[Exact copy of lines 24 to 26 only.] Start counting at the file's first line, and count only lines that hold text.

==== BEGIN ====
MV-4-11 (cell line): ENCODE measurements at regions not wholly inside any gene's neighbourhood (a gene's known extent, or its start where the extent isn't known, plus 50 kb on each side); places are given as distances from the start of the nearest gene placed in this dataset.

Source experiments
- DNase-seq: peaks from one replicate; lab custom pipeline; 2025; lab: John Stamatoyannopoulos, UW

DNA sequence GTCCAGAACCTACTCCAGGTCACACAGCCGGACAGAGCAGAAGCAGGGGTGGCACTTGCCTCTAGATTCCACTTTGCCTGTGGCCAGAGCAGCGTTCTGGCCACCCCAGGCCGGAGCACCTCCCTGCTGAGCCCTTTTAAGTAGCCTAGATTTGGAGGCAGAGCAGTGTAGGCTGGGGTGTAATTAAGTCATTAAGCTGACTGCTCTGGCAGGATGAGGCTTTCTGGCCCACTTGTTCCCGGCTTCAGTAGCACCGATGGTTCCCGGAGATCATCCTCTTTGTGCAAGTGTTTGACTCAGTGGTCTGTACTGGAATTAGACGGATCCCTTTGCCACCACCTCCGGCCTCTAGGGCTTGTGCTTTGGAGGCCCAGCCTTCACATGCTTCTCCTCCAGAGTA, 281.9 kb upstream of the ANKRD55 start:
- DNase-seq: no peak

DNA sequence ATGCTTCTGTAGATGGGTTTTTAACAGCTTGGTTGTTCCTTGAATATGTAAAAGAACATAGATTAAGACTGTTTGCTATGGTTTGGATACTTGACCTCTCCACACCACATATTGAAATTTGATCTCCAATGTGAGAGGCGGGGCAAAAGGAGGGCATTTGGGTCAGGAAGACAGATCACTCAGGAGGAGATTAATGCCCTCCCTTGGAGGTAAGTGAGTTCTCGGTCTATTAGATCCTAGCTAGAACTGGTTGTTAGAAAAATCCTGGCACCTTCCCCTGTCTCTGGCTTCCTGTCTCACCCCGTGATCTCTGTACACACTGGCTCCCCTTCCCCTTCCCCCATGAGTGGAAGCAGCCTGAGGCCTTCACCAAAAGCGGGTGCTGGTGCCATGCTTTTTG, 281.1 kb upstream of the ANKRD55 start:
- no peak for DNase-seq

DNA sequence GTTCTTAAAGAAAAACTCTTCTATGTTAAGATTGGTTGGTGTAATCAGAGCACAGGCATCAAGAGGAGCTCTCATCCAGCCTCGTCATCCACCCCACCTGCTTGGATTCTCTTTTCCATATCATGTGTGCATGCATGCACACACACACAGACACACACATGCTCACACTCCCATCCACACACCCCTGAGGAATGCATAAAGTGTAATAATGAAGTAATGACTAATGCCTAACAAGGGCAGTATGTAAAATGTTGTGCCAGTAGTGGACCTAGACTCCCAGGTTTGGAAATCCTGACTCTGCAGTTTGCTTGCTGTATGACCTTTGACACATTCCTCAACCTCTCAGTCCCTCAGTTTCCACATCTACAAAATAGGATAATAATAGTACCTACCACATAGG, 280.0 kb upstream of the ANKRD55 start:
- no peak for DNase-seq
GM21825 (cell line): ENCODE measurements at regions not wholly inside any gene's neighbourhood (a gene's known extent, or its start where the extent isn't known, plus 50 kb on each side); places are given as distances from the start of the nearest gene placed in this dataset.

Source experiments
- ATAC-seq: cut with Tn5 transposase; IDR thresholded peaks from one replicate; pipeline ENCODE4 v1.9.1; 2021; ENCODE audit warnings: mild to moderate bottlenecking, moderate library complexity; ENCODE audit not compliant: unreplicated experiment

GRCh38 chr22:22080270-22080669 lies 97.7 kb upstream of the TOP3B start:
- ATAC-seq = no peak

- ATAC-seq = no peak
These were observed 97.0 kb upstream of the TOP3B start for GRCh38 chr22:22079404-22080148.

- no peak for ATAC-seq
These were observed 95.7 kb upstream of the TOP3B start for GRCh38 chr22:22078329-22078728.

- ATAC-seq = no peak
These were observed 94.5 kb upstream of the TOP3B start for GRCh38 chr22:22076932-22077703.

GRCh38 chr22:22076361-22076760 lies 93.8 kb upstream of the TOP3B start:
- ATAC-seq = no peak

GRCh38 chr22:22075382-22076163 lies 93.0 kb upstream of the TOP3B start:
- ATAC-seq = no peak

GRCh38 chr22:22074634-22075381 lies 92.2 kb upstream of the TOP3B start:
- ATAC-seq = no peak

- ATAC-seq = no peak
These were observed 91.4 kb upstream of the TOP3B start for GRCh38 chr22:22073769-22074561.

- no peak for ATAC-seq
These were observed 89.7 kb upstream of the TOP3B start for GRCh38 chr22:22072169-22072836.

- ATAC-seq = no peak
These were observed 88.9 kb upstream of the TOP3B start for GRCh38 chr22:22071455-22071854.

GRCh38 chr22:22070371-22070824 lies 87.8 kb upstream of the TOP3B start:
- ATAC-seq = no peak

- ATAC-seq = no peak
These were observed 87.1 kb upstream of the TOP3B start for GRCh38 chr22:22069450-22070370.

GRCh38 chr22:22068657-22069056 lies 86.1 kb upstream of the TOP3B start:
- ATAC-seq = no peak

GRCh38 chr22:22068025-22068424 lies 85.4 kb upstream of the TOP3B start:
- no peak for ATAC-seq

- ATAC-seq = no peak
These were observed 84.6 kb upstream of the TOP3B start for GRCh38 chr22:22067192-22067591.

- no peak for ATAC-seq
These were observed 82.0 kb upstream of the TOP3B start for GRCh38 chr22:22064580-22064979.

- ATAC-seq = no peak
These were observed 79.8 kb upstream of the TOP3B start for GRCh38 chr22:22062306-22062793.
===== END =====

- ATAC-seq = no peak

GRCh38 chr22:22074634-22075381 lies 92.2 kb upstream of the TOP3B start:
- ATAC-seq = no peak